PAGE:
By Tristan Gulliford
Ouya is a new open source video game console that runs on the Android operating system. It’s crowdfunded by Kickstarter. The console features a Tegra 3 CPU, 8GB of storage, 1 GB RAM, USB 2.0, an SD card slot, HDMI connection, and WiFi and Bluetooth support. The controller features a touchpad. The console will be about the size of a Rubik’s cube.
Ouya is intentionally designed with some distinct differences from traditional game systems. Ouya is the only commercial gaming console that actually encourages gamers to hack their systems, without voiding the official warranty.
Designed to support developers with open source hardware and software, a pre-rooted version of the console is available to developers. Furthermore, games are required to have a free-to-play or trial game demo feature, meaning that users will be able to try out every single game on the Ouya system for free.
All of these features are at odds with the goals and designs of the traditional corporate video game industry. The popularity of the Ouya project is certainly in part due to the radical and unique qualities of the console. In an era of gaming when DRM is becoming increasing draconian, as we’ve seen in Blizzard’s Diablo 3 and Ubisoft’s Heroes of Might and Magic VI , the Ouya feels like a breath of fresh air.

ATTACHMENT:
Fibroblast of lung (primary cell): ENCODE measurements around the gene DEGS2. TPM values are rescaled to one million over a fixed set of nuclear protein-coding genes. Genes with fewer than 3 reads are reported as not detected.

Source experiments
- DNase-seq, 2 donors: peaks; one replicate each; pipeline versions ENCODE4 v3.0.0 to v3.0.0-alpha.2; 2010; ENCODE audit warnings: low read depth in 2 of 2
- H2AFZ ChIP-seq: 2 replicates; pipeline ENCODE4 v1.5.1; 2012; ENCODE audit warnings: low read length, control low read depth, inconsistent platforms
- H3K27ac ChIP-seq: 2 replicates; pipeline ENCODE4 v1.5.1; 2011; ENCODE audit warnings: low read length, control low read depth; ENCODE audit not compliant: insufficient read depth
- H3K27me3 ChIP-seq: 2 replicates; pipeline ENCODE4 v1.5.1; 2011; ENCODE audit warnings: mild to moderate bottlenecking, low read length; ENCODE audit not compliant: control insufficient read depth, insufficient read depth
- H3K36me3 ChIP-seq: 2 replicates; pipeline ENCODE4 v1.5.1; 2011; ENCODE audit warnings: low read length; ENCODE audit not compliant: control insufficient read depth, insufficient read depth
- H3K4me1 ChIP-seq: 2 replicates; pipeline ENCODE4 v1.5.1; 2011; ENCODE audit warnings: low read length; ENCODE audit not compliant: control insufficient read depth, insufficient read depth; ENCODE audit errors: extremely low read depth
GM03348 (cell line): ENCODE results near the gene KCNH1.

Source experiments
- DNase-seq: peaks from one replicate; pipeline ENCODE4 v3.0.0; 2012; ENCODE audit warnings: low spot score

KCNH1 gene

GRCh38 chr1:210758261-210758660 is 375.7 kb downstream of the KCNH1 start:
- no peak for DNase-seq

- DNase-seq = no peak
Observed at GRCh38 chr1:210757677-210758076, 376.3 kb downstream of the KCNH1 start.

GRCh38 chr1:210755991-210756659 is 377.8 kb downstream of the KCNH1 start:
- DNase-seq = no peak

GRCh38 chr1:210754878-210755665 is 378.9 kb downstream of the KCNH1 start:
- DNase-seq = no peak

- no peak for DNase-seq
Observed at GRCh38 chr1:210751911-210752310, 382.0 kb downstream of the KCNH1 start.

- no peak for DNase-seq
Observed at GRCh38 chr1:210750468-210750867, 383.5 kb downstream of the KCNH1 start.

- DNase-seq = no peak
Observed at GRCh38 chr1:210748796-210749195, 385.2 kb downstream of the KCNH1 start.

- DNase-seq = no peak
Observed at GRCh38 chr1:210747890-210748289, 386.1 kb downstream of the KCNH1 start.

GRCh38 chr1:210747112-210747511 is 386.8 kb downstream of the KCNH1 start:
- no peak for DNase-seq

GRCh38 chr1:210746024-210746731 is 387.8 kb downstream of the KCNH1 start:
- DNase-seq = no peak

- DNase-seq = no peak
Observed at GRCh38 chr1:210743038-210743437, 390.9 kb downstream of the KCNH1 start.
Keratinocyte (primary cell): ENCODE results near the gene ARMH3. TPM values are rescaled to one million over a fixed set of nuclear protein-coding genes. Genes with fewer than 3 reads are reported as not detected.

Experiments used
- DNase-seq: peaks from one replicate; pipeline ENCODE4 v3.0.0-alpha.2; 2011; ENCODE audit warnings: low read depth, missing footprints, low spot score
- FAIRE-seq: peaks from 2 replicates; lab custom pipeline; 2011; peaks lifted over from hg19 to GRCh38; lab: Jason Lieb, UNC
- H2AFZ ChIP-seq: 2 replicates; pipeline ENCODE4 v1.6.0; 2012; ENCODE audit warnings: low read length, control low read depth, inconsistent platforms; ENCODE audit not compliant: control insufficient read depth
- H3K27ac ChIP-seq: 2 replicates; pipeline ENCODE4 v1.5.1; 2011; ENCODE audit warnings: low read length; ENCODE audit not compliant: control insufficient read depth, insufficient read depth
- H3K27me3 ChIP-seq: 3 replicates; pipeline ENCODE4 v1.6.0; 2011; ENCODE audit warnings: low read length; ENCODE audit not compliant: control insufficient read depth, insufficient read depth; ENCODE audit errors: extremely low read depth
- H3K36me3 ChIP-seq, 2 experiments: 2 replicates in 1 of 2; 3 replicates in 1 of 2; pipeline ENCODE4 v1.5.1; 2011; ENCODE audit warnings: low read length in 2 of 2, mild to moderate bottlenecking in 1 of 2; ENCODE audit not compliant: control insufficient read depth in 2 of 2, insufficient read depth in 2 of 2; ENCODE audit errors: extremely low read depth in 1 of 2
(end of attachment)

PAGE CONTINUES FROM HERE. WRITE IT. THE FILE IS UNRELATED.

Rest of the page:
With 14 days left to go, Ouya has raised over $5 million dollars, making the project the second most successful Kickstarter thus far, behind the Pebble E-Paper Watch, a digital watch that interfaces with your smart phone, which raised $10 million. Ouya is part of an elite group of about 30 projects to have raised over $500,000 dollars on Kickstarter. While this appears to be a major success for independent technology companies and indie video gaming in general, some industry observers are skeptical about the realities of crowdfunding, such as Sascha Segan, who’s article “Does Ouya Mark a Kickstarter Tech Bubble?” asks questions about how many Kickstarter projects actually deliver on their lofty promises.
So far, no other Kickstarter video game project has required such a massive shipment of product as the Ouya, with more than 40,000 backers most of whom are receiving a game console. Of the 30 Kickstarter projects that have raised more than $500,000 dollars, what Segan calls “mega-projects,” he notes that only 6 out of those 30 — or 20% — had delivered products by last week . Some funded projects have been years in development without much tangible result. Projects like the Ouya game console and Pebble Smart Watch will show whether or not crowd sourcing can be a viable platform for large scale tech development.